I write this post pretty much every year and really should begin the series with it. Reasonable expectations seems like a pretty clear goal. Pull back the bias, the performances in short tournaments, the huge moments (good or bad) that might sway the view.
We have to be able to agree that reasonable expectations are right in the middle, halfway between “he’s been in a car accident” and “that’s Warren Young with his 40th of the season.”
In the last two posts (below) the comments section if full of discussions about exactly what reasonable means in terms of projecting the Edmonton Oilers. I thought it might be an idea (probably a bad one) to give you some insight into the process behind my reasonable expectations series.
Most of this stuff is pretty obvious: I take a three year average, account for age, injury and opportunity, then throw in Desjardins number where needed and then stare at the number for a time to see if it fits. That’s it, that’s all.
Except. Except that hockey is like baseball (“oh here we go”) in that one team can do more with 27 outs than another team. When I make a note about a player in terms of their “time on ice” it is used like an at-bat (or to be more precise a plate appearance); some teams are going to have many more appearances at the plate per 27 outs than other teams. Make sense? They’re in the offensive scoring zone miles longer than a weaker team.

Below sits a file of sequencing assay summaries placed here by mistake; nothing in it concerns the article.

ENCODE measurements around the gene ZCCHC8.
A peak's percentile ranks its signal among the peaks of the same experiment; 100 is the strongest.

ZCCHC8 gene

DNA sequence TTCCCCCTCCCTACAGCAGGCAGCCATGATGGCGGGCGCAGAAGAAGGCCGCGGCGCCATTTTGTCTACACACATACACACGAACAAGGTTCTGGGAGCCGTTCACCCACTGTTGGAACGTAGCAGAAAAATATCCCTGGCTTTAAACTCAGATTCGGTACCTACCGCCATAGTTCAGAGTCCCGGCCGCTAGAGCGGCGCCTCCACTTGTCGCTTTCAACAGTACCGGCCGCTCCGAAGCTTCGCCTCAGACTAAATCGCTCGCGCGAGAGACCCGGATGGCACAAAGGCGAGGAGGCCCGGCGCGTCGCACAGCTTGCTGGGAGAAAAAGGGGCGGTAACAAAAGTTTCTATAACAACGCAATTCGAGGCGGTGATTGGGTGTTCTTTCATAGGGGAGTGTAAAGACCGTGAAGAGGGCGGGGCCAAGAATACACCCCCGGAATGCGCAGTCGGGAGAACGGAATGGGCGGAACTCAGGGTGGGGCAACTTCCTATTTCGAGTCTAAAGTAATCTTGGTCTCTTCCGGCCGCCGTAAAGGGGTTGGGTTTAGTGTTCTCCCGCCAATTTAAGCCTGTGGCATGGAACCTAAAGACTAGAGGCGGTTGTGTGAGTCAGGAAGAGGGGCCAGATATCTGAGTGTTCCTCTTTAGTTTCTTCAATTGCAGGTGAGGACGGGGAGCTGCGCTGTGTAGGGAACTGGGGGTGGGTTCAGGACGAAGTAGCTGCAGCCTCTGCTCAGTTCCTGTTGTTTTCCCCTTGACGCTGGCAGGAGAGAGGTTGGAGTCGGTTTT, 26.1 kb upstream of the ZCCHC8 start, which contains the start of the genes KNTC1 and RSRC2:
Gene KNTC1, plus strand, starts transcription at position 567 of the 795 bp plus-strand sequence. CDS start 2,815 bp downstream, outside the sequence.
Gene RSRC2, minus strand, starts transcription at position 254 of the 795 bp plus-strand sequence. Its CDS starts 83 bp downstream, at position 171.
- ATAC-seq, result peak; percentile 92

It is identical in hockey, although our methods of measurement are far less precise than baseball (the ultimate math game). When considering the current Edmonton Oilers, we must let more air out of the tires in terms of offensive sorties because they won’t have the puck as much as the other team most nights. I know, Tom Renney is coach but this isn’t going to be an easy season for him. Just as many had a different view of MacT this spring, Oiler fans could look back wistfully at the coaching year of Pat Quinn next summer.
The idea of reasonable expectations isn’t to pick favourites or push some obscure agenda, it is genuine attempt to find the reasonable expectation. If your player does better than expected, we can be more certain the player delivered a quality season.